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Corridor Remembers Maya Angelou

IOWA CITY, Iowa (CBS2/FOX28) -- Author, poet, activist, actress, inspiration: Maya Angelou embodied these and countless other roles in her lifetime.

She died on Wednesday at the age of 86.

Finding her influence in the City of Literature is just as easy as opening one of Angelou's books, or, making a stop at Prairie Lights.

It was 1999 when Angelou was the keynote speaker at a librarian conference in Birmingham, Alabama. Barb Stein was there.

"We were spellbound by her. All of us. And to this day, we still discuss her," Stein said.

Then, Stein was a librarian. Today, she's a bookseller at Prairie Lights.

"She was really the one that everybody read, because she was so magnificent," Stein said. "How someone could land on their feet and be so accomplished, dignified, humorous, have such a worldview. I think that's a very special trick. And then, to write and teach and act, all those things are so awesome."

Just two floors up, in the Prairie Lights Cafe, those things resonate with Kyra Seay.

"Someone who knew that there's always a light at the end of the tunnel, right?" Seay said.

Seay saw Angelou speak a few years ago in Des Moines.

"Every two seconds, she would say something where I would be like, 'Wow. That speaks to me and every experience I've had in my life,'" she said.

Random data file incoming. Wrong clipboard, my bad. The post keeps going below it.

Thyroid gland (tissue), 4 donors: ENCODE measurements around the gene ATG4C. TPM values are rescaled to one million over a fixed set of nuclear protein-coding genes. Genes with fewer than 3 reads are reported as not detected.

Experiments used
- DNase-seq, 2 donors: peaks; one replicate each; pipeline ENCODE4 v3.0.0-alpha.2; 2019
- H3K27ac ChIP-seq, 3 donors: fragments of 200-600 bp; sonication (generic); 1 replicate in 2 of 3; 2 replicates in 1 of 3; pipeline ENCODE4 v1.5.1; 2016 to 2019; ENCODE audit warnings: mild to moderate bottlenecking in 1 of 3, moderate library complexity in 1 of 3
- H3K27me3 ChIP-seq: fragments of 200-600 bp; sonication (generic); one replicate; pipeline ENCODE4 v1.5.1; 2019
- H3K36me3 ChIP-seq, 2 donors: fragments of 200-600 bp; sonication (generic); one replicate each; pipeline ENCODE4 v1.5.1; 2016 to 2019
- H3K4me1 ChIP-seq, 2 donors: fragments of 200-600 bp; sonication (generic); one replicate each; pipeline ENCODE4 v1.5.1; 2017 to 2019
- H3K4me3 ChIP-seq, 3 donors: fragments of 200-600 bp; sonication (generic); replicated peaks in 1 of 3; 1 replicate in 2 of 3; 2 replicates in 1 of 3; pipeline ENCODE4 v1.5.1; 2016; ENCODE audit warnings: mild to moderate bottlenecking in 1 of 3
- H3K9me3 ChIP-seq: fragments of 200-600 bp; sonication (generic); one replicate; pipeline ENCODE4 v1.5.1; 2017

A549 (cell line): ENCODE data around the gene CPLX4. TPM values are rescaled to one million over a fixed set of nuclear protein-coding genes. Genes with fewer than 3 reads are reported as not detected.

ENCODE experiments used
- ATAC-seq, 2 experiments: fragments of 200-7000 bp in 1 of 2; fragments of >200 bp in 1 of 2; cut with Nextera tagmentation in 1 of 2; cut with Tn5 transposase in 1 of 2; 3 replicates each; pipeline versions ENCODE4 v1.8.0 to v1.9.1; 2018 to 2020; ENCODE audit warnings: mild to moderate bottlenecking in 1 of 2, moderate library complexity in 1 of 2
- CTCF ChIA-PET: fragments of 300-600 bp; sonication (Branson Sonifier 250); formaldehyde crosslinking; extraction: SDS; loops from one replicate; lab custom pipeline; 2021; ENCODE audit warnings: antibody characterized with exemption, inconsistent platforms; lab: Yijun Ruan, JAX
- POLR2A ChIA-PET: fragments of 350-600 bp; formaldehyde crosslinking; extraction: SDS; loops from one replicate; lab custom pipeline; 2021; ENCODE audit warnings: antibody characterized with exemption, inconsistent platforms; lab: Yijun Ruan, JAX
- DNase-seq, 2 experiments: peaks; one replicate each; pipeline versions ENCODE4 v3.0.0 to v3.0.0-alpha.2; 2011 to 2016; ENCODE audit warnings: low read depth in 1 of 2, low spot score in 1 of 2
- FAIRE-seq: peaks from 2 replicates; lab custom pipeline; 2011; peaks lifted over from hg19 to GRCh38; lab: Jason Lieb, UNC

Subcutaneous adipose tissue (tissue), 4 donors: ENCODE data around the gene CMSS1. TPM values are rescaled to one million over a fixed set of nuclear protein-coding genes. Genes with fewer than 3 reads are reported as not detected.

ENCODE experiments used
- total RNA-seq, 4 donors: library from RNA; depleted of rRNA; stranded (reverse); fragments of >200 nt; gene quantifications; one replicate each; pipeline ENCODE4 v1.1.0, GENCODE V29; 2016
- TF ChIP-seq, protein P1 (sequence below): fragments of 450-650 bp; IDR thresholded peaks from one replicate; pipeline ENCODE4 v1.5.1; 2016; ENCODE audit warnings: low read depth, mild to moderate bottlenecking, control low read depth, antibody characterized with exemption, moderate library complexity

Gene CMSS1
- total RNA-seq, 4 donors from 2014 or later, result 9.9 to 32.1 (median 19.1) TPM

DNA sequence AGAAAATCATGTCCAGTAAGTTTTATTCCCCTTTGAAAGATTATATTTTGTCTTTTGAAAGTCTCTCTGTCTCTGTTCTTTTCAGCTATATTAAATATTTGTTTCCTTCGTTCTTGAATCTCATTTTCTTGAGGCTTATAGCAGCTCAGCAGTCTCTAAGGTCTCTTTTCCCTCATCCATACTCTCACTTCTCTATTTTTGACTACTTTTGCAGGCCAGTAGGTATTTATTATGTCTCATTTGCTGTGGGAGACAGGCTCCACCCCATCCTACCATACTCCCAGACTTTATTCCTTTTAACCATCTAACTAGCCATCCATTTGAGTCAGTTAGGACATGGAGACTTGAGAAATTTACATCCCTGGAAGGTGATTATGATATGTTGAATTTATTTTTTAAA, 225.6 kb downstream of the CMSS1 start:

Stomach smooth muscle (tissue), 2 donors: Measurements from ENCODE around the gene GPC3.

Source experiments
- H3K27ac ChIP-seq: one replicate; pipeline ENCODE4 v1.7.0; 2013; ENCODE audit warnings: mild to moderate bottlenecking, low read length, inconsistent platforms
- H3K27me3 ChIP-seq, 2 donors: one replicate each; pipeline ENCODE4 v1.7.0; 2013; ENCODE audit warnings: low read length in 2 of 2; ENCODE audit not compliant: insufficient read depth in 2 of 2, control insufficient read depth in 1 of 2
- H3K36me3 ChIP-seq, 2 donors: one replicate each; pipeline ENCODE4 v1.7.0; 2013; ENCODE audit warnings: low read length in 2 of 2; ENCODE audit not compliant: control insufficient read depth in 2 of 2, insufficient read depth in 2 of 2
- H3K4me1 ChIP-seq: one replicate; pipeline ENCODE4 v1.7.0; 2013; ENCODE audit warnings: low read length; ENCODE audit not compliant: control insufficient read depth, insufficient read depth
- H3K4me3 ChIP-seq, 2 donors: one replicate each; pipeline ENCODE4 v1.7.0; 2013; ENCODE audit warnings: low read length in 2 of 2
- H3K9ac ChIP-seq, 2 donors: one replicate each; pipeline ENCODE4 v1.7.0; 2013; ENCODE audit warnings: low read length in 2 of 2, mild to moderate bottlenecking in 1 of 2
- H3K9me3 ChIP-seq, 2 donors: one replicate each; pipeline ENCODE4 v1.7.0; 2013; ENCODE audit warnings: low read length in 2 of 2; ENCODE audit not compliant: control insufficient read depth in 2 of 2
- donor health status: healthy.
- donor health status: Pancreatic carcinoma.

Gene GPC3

For Seay, whose grandfather lived through the Civil Rights era, and who herself is starting a business, Angelou's influence lives on.

"I want to hear what other people have experienced through her. What they've learned. Because I think there's beauty in that," Seay said.

Maybe Angelou might appreciate just how close that beauty can be.

"She just seemed to really have that core knowledge of human experience that related to everybody. So, I think it's a sad day," Stein said.

Lan Samantha Chang, the director of the University of Iowa Writer's Workshop, also released this statement on Wednesday:

"Today marks the passing of a woman with one of the most extraordinary voices of America literature: a voice borne out of silence and shaped by history and by personal courage, a singular, powerful voice that changed our understanding of what the human story is and how it can be told."
 
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